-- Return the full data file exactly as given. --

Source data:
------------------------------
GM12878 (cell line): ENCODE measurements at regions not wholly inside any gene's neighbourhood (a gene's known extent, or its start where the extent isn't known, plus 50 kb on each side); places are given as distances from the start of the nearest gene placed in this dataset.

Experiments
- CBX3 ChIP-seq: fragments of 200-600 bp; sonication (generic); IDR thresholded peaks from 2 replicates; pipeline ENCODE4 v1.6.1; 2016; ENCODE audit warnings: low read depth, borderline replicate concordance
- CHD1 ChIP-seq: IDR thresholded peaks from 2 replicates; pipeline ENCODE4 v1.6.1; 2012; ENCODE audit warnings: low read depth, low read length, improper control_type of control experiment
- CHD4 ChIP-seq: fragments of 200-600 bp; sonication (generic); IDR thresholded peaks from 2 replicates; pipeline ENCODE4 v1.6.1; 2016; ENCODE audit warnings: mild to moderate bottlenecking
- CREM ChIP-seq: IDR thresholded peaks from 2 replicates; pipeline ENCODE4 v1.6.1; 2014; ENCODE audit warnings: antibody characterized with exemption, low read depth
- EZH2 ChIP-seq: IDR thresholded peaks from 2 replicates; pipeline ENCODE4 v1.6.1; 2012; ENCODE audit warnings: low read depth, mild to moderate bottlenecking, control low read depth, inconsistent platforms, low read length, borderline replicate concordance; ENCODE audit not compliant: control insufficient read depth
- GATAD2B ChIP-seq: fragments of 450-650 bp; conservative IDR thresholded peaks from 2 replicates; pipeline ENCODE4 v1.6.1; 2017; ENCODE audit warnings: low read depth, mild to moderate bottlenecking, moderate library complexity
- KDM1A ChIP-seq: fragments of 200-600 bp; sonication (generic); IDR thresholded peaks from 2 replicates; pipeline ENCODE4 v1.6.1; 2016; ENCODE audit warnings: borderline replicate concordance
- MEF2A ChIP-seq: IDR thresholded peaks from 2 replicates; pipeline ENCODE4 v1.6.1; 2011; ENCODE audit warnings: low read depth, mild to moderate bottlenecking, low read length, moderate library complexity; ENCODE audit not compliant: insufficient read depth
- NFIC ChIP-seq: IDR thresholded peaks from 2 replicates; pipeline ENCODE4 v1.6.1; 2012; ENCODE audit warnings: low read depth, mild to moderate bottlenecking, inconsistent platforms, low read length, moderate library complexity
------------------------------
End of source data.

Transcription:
GM12878 (cell line): ENCODE measurements at regions not wholly inside any gene's neighbourhood (a gene's known extent, or its start where the extent isn't known, plus 50 kb on each side); places are given as distances from the start of the nearest gene placed in this dataset.

Experiments
- CBX3 ChIP-seq: fragments of 200-600 bp; sonication (generic); IDR thresholded peaks from 2 replicates; pipeline ENCODE4 v1.6.1; 2016; ENCODE audit warnings: low read depth, borderline replicate concordance
- CHD1 ChIP-seq: IDR thresholded peaks from 2 replicates; pipeline ENCODE4 v1.6.1; 2012; ENCODE audit warnings: low read depth, low read length, improper control_type of control experiment
- CHD4 ChIP-seq: fragments of 200-600 bp; sonication (generic); IDR thresholded peaks from 2 replicates; pipeline ENCODE4 v1.6.1; 2016; ENCODE audit warnings: mild to moderate bottlenecking
- CREM ChIP-seq: IDR thresholded peaks from 2 replicates; pipeline ENCODE4 v1.6.1; 2014; ENCODE audit warnings: antibody characterized with exemption, low read depth
- EZH2 ChIP-seq: IDR thresholded peaks from 2 replicates; pipeline ENCODE4 v1.6.1; 2012; ENCODE audit warnings: low read depth, mild to moderate bottlenecking, control low read depth, inconsistent platforms, low read length, borderline replicate concordance; ENCODE audit not compliant: control insufficient read depth
- GATAD2B ChIP-seq: fragments of 450-650 bp; conservative IDR thresholded peaks from 2 replicates; pipeline ENCODE4 v1.6.1; 2017; ENCODE audit warnings: low read depth, mild to moderate bottlenecking, moderate library complexity
- KDM1A ChIP-seq: fragments of 200-600 bp; sonication (generic); IDR thresholded peaks from 2 replicates; pipeline ENCODE4 v1.6.1; 2016; ENCODE audit warnings: borderline replicate concordance
- MEF2A ChIP-seq: IDR thresholded peaks from 2 replicates; pipeline ENCODE4 v1.6.1; 2011; ENCODE audit warnings: low read depth, mild to moderate bottlenecking, low read length, moderate library complexity; ENCODE audit not compliant: insufficient read depth
- NFIC ChIP-seq: IDR thresholded peaks from 2 replicates; pipeline ENCODE4 v1.6.1; 2012; ENCODE audit warnings: low read depth, mild to moderate bottlenecking, inconsistent platforms, low read length, moderate library complexity